If you’ve recently started eating keto, you’re probably learning about all the foods you should avoid — but are you considering the important nutrients you’re eliminating with those foods, too?
“A ketogenic diet can help with weight loss, which can improve other diseases, however it can affect gut health and digestion in a negative fashion if certain precautions are not made,” Jan Pawel Kaminski, MD, who specializes in colon and rectal surgery, says.
“The precautions include making sure to have a high-fiber diet with keto-friendly vegetables that are packed with fiber and nutrients, or consider fiber supplementation such as psyllium husk and probiotics that may help to replenish the gut.”
The keto diet is traditionally a high-fat, adequate-protein, and low-carb eating plan. If you strictly adhere to this lifestyle choice, Dr. Kaminski says you could be restricting certain foods containing a lot of fiber, like whole grains, beans, fruits, and vegetables.
He adds that fiber helps to move waste through the colon and out of the body quicker, which can prevent inflammation and potential carcinogenic effects. Plus, the easier it is for you to do your business, the less strain you’re putting on your body, thus preventing digestive disorders.
“Taking enough fiber has been shown to prevent constipation, irritable bowel syndrome, hemorrhoids, stomach ulcers, gastroesophageal reflux disease, and diverticulitis,” Dr. Kaminski explains.
“It also has the added benefit of decreasing the risk of developing coronary artery disease, stroke, hypertension, diabetes, obesity, and other gastrointestinal diseases such as colorectal cancer.”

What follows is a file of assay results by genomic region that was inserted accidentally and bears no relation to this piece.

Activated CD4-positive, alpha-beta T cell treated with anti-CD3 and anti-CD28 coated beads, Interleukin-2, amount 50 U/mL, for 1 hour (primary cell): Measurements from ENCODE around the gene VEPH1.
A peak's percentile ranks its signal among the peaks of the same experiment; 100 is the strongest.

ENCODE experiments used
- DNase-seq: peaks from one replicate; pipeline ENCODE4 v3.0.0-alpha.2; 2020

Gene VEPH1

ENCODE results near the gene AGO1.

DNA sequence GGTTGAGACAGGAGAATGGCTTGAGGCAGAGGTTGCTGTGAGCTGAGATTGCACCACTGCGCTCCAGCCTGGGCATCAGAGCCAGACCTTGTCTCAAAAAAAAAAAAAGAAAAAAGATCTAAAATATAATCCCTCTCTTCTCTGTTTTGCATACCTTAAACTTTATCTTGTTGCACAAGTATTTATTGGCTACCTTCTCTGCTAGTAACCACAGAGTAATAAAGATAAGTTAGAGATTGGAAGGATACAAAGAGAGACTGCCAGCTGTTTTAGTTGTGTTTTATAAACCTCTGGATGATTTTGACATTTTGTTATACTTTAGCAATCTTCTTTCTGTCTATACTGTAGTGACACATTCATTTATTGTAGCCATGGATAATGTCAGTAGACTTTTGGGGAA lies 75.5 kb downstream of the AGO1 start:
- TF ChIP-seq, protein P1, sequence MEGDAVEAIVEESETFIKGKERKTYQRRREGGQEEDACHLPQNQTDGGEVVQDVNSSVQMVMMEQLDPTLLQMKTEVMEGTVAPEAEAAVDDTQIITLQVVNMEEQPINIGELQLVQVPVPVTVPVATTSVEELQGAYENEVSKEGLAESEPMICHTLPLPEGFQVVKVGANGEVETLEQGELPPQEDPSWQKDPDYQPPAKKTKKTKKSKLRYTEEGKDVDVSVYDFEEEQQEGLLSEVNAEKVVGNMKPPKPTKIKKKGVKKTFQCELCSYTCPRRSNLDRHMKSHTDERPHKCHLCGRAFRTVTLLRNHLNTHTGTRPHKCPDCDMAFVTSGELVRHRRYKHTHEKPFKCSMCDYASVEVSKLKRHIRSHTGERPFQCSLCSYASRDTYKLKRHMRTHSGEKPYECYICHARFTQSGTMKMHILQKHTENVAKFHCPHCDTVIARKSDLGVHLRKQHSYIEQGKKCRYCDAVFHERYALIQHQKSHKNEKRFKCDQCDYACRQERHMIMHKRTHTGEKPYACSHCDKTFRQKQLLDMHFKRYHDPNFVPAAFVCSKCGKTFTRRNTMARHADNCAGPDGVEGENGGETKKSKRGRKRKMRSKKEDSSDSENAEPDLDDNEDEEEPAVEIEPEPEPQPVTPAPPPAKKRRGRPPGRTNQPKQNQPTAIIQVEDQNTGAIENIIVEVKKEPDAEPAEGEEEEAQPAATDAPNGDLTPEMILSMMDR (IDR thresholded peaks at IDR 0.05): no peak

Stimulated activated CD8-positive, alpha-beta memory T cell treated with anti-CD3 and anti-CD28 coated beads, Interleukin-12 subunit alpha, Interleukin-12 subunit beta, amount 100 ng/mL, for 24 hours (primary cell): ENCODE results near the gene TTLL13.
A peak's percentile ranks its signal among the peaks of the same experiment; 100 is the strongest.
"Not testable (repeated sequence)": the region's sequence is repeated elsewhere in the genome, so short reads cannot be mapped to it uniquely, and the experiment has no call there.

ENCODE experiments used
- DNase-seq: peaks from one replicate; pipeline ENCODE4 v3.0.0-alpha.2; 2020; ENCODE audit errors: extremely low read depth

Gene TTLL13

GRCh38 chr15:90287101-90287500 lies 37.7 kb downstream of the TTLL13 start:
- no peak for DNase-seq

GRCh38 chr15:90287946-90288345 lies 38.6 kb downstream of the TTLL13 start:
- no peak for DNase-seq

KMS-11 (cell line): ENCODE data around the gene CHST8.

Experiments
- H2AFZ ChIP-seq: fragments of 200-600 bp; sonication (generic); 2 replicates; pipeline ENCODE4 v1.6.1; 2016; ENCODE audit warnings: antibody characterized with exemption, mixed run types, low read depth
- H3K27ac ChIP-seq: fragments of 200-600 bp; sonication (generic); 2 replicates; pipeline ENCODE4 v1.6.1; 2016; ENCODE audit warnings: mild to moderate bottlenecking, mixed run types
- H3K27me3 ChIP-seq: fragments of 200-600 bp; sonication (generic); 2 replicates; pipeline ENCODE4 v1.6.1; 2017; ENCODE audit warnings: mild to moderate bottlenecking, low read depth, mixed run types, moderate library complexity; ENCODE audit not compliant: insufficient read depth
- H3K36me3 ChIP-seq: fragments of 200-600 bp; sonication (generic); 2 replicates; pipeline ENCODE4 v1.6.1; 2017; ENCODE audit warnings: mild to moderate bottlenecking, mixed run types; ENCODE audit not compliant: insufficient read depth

For the record, Dr. Kaminski doesn’t claim that eating keto is all bad — he points out that the diet can successfully promote weight loss (at least in the short-term!). He just recommends that you talk to your doctor to make sure it’s the right plan for you — and if it is, that you prioritize eating gut-friendly keto foods like green-colored vegetables.
“Spinach, broccoli, Brussels sprouts, and asparagus have high fiber and are packed with nutrients. Avocados pack a punch as they include several vitamins and minerals that are important to be taken, especially during a ketogenic diet, and they are packed with fiber, which may help to decrease bad cholesterol,” Dr. Kaminski says.
“Also, cruciferous vegetables such as kale, cabbage, and cauliflower are very gut-friendly, as they help regulate the contents of the GI tract. Plus, they have been linked to decreased cancer and heart disease risk.”
On the other hand, Dr. Kaminski mentions that red meat like beef, lamb, and goat can constipate, decrease the movement of GI tract contents, put you at a higher risk for colorectal cancer and affect digestive health in general. The consumption of these foods should be monitored throughout your diet.
All these reasons prove how important it is to consult with your doctor before starting a new eating plan. And if you have a history of chronic kidney disease, certain diabetes, and preexisting liver and pancreatic diseases, Dr. Kaminski urges against the keto diet altogether.